A Sharing Culture

For years, the world has been plagued by a disease that has changed the lives of the rich and poor. Finally, a vaccine has been developed that prevents the disease from affecting any more lives. Just imagine how much that vaccine was worth to its creator. In the case of polio, Jonas Salk refused to patent his vaccine out of a concern for humanity. Albert Sabin followed Salk in not seeing a patent for his vaccine.

Both Salk and Sabin were not only pioneers in vaccine development, but also of a sharing culture. Broadly described, a sharing culture is one in which the creators and owners of assets provide access to those assets to others at no cost. Not included in a sharing culture are those who provide access to the assets of others without their permission.

What’s driving the sharing culture? Certainly for Salk and Sabin, it was a humanitarian concern. But what about those who share their creative works on a social media channel such as YouTube? Some may have hopes of “being discovered”, but for most it’s just enjoying knowing that others viewed their creations.

In other cases, the sharing culture is based upon the reality that free and open access to creative works encourages developments that would never have happened otherwise. Software development is an example. Firefox is open source web browser that can aide anyone in web development.

The sharing culture is also a protest movement against restrictive ownership and unjustifiable pricing. Faculty are rebelling against the high prices of textbooks and providing their own learning resources to students free of charge.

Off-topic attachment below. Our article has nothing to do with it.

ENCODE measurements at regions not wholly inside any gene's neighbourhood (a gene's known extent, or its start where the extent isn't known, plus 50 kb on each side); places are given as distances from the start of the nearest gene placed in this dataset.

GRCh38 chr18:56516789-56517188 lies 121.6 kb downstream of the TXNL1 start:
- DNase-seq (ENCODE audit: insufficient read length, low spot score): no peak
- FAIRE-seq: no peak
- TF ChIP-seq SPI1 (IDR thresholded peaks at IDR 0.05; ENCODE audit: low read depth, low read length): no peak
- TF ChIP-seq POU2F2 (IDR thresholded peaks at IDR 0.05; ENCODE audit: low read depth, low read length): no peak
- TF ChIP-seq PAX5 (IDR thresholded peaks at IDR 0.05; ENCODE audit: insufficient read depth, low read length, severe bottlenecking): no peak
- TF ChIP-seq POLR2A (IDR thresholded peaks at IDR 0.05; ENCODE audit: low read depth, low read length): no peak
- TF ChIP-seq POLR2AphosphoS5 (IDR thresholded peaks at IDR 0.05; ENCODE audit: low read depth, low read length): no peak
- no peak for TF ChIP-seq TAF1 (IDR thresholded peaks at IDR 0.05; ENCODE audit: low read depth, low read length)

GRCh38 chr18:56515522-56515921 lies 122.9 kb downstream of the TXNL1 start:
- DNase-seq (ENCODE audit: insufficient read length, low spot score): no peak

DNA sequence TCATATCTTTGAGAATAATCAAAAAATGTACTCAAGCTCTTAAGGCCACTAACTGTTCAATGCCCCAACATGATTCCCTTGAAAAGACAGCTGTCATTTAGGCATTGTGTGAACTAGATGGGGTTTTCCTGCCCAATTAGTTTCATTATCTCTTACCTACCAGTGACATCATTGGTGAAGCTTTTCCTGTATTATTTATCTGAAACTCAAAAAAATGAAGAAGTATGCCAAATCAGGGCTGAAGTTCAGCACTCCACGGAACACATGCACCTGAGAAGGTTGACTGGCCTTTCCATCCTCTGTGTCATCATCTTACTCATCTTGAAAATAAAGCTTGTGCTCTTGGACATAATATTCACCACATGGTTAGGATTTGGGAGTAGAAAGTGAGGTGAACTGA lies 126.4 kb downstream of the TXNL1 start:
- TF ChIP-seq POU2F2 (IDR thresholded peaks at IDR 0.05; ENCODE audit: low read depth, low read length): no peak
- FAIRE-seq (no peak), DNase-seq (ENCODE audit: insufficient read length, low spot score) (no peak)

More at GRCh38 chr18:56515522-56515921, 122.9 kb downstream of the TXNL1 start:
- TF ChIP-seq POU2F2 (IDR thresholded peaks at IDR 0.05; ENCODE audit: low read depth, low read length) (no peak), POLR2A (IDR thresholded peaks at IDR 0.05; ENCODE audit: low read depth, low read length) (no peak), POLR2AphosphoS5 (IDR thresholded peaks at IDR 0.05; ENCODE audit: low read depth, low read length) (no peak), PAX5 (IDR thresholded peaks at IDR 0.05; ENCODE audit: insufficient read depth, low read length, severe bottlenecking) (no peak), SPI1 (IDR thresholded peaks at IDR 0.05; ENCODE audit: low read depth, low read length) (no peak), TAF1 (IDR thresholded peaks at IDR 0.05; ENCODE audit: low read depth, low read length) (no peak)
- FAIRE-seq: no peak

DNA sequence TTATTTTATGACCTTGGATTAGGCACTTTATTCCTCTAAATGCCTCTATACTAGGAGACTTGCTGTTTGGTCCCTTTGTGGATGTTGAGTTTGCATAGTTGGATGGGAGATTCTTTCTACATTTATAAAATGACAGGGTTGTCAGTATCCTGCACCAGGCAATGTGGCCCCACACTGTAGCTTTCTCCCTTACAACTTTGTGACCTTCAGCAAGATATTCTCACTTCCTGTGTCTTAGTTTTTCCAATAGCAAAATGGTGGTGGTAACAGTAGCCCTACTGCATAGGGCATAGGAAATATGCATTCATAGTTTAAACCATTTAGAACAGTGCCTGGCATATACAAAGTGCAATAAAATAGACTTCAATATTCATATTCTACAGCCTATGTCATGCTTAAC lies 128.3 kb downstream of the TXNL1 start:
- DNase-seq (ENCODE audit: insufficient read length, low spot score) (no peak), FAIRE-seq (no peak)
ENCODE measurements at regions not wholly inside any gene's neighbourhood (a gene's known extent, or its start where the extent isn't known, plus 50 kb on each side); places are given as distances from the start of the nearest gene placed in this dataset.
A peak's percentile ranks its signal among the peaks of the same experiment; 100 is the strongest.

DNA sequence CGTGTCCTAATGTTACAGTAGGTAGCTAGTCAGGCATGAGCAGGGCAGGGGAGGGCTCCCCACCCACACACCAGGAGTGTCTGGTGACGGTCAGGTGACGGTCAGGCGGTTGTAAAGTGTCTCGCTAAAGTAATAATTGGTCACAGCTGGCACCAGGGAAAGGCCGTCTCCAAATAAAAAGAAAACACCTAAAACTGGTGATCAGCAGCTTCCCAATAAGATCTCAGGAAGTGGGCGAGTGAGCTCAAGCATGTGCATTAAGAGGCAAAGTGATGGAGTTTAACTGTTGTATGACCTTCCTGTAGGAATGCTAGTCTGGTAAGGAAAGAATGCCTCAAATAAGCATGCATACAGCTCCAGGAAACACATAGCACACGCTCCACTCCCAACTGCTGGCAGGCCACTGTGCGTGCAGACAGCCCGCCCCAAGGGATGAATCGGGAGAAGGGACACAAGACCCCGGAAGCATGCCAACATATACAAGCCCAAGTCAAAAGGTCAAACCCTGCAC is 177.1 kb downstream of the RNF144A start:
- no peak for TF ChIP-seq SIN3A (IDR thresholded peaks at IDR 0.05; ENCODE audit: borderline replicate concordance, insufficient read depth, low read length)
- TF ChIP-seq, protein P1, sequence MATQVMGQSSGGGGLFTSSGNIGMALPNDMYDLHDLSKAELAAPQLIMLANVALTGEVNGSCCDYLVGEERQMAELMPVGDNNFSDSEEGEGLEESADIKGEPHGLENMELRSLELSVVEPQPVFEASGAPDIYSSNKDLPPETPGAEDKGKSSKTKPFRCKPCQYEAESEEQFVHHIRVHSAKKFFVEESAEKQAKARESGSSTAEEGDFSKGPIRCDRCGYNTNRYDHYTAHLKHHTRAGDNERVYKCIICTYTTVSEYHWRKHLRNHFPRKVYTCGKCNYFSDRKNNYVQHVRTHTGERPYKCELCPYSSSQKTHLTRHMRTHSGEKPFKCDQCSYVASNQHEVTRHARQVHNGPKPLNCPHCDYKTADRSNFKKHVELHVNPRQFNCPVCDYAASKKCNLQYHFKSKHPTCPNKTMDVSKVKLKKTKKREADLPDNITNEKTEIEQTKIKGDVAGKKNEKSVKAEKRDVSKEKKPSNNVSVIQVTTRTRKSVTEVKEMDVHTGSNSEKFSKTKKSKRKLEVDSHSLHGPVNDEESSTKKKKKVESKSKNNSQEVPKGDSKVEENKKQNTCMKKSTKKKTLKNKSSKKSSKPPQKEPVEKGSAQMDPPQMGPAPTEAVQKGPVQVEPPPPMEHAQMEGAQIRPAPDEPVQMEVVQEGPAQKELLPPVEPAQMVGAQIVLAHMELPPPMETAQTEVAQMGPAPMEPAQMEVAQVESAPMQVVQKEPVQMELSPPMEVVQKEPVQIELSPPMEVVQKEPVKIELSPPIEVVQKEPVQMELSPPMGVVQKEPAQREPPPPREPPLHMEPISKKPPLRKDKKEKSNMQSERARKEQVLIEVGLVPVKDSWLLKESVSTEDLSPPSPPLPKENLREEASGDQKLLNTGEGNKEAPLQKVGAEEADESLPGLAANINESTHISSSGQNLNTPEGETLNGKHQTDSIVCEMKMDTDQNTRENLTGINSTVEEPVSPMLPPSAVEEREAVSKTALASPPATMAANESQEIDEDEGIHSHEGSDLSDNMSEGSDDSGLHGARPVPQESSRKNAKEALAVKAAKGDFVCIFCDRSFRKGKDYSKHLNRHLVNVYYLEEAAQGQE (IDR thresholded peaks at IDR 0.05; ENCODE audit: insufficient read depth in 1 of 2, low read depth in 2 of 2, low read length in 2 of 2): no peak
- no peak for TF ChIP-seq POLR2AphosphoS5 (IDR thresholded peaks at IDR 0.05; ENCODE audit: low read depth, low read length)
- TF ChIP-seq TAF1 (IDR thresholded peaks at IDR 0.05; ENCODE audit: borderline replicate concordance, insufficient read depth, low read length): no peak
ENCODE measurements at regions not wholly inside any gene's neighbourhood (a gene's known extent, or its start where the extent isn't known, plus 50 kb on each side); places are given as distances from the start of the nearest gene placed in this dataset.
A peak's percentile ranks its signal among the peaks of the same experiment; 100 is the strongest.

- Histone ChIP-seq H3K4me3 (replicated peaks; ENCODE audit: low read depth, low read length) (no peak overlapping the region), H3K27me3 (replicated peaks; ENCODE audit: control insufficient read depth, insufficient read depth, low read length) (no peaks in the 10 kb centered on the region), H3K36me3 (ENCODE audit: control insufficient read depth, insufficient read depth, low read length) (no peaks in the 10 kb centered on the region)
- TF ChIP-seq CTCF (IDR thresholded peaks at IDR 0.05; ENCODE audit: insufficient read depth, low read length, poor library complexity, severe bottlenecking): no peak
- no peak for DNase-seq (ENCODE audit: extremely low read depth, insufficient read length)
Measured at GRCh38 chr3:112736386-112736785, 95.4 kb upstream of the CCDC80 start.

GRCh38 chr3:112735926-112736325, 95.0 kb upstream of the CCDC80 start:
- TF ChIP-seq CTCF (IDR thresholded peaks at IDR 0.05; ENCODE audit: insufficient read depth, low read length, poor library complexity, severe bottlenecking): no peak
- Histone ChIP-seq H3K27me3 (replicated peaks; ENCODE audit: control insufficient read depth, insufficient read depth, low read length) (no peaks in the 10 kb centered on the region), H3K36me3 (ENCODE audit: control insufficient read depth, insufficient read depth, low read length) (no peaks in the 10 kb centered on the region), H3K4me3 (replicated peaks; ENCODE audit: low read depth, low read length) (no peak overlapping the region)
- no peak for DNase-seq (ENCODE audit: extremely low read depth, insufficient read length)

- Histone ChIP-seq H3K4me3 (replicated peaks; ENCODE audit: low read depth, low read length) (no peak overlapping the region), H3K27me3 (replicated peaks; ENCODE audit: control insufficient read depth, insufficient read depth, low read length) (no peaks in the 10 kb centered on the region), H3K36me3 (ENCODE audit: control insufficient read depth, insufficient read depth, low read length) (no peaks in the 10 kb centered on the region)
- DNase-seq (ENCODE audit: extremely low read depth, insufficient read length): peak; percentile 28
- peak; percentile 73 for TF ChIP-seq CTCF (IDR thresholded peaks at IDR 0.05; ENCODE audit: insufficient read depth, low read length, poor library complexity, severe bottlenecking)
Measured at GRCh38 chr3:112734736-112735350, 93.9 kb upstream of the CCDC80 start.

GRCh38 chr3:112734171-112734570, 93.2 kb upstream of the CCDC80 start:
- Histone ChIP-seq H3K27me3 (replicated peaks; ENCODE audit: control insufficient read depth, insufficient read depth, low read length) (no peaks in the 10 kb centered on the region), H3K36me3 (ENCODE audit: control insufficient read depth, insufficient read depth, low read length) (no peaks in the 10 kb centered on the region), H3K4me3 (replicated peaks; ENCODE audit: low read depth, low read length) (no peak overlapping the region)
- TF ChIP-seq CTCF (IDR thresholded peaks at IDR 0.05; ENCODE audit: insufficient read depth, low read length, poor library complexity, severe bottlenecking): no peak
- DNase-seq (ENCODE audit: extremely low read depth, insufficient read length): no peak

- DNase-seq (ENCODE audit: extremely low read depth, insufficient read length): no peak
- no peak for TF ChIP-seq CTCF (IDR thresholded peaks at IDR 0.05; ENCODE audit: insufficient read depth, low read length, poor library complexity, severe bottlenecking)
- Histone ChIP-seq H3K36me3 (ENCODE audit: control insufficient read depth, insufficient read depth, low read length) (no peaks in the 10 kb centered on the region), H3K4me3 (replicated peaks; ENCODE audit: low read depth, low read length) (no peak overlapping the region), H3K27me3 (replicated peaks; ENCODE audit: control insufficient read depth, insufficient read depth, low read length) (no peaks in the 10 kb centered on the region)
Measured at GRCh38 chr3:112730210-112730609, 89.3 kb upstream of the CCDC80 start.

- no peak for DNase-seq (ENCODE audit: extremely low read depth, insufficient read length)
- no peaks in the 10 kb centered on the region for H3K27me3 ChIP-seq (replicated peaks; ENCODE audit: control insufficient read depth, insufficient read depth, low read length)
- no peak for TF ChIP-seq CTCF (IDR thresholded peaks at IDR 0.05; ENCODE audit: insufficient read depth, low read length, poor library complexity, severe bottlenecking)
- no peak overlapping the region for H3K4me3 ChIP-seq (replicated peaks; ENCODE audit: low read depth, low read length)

The sharing culture is also a social movement where land owners, restaurants, equipment operators and others share unused or underrated assets with those who have limited means to support themselves or to purchase assets to better themselves.

Then there are professionals who share their expertise to those who could not afford the expertise otherwise. Examples include free health clinics, mental health counseling, income tax preparation, and career mentors.

Why has the sharing culture grown? There are perhaps many reasons, but maybe the underlying reason can be summed up in one word: purpose. People want to feel there is a purpose in their lives. They want to make a difference for which the only return is a memory of gratitude.

All of us can be a part of the sharing culture. Just imagine what you can share with others.

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“No one has ever become poor by giving.” – Anne Frank

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